The S&P 500 should gain an additional 6.6 percent this year to begin a decade of 8 percent annual returns as concerns of a return to a recession prove unfounded, BlackRock Inc. Vice Chairman Bob Doll said last night in Toronto.
“The economic recovery is becoming self-sustaining,” said Doll, whose company oversees $3.4 trillion and is the world’s largest asset manager. “Given how scared corporations got and how much they cut costs, that has created an immense opportunity for earnings.”
European equities climbed as German business confidence unexpectedly rose to a three-year high in September. The Munich-based Ifo institute said its business climate index, based on a survey of 7,000 executives, increased to 106.8 from 106.7 in August. Economists had predicted a drop to 106.4, according to the median of 36 forecasts in Bloomberg News survey.
Nike gained 2.5 percent to $79.57, the highest since the world’s largest maker of athletic shoes went public in 1980. Total orders for shoes and clothes for delivery between September and January grew 10 percent to $7.1 billion, the company said yesterday. Orders for China surged 25 percent, outpacing all other regions on demand for basketball-related sportswear, compared with a 15 percent gain in North America and declines of 7 percent in Western Europe and 8 percent in Japan.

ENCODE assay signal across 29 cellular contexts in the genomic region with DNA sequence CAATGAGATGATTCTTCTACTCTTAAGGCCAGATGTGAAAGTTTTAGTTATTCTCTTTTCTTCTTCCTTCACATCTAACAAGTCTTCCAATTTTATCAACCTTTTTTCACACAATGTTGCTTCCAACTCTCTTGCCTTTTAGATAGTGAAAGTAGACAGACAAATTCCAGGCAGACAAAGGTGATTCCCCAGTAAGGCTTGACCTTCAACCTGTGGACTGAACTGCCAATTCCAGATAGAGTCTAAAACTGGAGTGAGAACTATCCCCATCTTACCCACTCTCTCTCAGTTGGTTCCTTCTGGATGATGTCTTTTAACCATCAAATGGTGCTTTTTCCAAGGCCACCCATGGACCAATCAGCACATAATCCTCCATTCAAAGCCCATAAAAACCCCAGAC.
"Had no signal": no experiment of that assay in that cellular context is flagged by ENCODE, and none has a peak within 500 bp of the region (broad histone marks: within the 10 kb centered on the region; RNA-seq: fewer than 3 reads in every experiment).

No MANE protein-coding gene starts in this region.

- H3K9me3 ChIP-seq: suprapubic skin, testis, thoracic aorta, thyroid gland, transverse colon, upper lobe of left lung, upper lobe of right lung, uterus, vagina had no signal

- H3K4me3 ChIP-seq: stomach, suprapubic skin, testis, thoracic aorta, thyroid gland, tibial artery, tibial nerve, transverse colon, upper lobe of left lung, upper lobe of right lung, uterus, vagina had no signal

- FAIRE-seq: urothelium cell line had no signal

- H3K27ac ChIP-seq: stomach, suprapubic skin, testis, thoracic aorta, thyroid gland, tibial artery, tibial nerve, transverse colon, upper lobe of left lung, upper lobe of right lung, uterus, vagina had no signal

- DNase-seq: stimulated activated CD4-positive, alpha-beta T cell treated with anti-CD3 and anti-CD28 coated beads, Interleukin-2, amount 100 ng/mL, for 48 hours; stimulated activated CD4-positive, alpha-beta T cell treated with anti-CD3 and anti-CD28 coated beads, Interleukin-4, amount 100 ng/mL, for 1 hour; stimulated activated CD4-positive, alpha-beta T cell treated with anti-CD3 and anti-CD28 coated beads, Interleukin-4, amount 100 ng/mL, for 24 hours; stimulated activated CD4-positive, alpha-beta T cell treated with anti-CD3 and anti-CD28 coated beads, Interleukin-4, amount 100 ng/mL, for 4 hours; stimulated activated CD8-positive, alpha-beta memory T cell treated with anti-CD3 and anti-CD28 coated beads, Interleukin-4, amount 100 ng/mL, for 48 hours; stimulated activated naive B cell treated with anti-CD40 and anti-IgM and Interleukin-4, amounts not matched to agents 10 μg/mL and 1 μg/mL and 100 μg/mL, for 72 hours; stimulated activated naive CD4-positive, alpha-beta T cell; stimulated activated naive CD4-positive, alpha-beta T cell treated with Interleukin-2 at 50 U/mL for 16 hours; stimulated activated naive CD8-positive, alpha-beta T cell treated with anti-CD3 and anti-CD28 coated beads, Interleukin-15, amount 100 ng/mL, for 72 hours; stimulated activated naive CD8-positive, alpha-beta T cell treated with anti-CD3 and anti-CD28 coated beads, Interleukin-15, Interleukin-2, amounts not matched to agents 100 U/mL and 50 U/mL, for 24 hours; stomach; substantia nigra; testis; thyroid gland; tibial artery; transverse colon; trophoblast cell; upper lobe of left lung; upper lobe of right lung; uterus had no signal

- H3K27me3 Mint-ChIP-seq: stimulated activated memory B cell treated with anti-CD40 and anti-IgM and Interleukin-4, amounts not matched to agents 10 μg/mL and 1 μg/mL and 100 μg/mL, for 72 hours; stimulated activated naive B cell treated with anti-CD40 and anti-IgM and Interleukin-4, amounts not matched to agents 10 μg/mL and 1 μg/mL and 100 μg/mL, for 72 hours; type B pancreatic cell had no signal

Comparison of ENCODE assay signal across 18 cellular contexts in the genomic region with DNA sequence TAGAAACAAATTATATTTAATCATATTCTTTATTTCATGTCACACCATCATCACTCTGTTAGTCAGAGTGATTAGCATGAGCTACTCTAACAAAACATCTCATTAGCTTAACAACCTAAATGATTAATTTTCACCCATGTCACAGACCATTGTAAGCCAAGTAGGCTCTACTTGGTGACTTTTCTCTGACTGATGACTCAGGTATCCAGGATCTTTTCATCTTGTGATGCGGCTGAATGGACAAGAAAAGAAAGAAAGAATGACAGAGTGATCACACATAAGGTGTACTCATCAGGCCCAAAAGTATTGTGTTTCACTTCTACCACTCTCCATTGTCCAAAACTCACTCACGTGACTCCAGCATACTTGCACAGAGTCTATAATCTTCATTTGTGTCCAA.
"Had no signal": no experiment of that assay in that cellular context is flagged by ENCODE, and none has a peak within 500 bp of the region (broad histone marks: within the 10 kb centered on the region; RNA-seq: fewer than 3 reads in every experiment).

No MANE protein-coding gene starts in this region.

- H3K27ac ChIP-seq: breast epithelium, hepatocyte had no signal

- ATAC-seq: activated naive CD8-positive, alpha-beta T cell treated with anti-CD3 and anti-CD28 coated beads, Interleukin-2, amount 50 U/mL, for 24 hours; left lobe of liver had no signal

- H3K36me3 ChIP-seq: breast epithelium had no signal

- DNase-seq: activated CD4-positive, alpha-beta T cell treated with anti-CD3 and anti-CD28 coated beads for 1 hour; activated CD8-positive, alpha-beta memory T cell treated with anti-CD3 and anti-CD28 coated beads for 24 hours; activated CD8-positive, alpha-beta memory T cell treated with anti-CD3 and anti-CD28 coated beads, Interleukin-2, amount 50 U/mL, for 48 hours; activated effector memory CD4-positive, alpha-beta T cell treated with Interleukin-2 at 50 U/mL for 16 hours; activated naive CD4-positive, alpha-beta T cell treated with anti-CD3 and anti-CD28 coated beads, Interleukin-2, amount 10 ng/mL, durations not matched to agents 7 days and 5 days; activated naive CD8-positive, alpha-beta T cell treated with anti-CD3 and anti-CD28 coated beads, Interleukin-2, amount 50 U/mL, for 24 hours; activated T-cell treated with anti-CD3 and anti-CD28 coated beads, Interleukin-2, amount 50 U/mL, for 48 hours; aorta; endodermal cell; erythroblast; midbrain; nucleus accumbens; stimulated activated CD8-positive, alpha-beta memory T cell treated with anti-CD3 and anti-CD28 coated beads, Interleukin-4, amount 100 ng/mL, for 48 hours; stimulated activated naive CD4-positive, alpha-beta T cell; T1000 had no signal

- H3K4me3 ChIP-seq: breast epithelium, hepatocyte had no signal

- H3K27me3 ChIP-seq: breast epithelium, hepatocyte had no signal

Hewlett-Packard advanced 2.1 percent to $40.98. The company will likely provide a 2011 earnings forecast that exceeds the average estimate of $4.99 a share when it hosts a meeting with analysts on Sept. 28, according to Barclays Plc.
Oracle Corp. fell 0.6 percent to $26.96. The world’s second-largest software maker may buy a chipmaker, Chief Executive Officer Larry Ellison said at the company’s annual meeting. ARM Holdings Plc, the U.K. designer of chips that power Apple Inc.’s iPhone, jumped 7.6 percent to $19.79 after Ellison’s comments. Advanced Micro Devices Inc., the second-largest maker of microprocessors, added 6.9 percent to $6.84, while the biggest maker of computer-memory chips, Micron Technology Inc., rallied 7.9 percent to $7.19 for the second-largest gain in the S&P 500.
For-profit schools fell, reversing earlier gains, after U.S. Education Secretary Arne Duncan said gainful-employment legislation will go forward. The department will delay the release of proposed limits on the colleges’ access to student grants and loans until early 2011 from Nov. 1, Duncan said.
Education Management Corp. slid 3.7 percent to $12.23, Career Education Corp. dropped 6.3 percent to $20.38 and Corinthian Colleges Inc. declined 3.1 percent to $6.30.
Hertz Global Holdings Inc. rose 6.8 percent to $11.16 after the vehicle rental company said its $1.44 billion offer for Dollar Thrifty Automotive Group Inc. is its “best and final” bid in its takeover fight with Avis Budget Group Inc.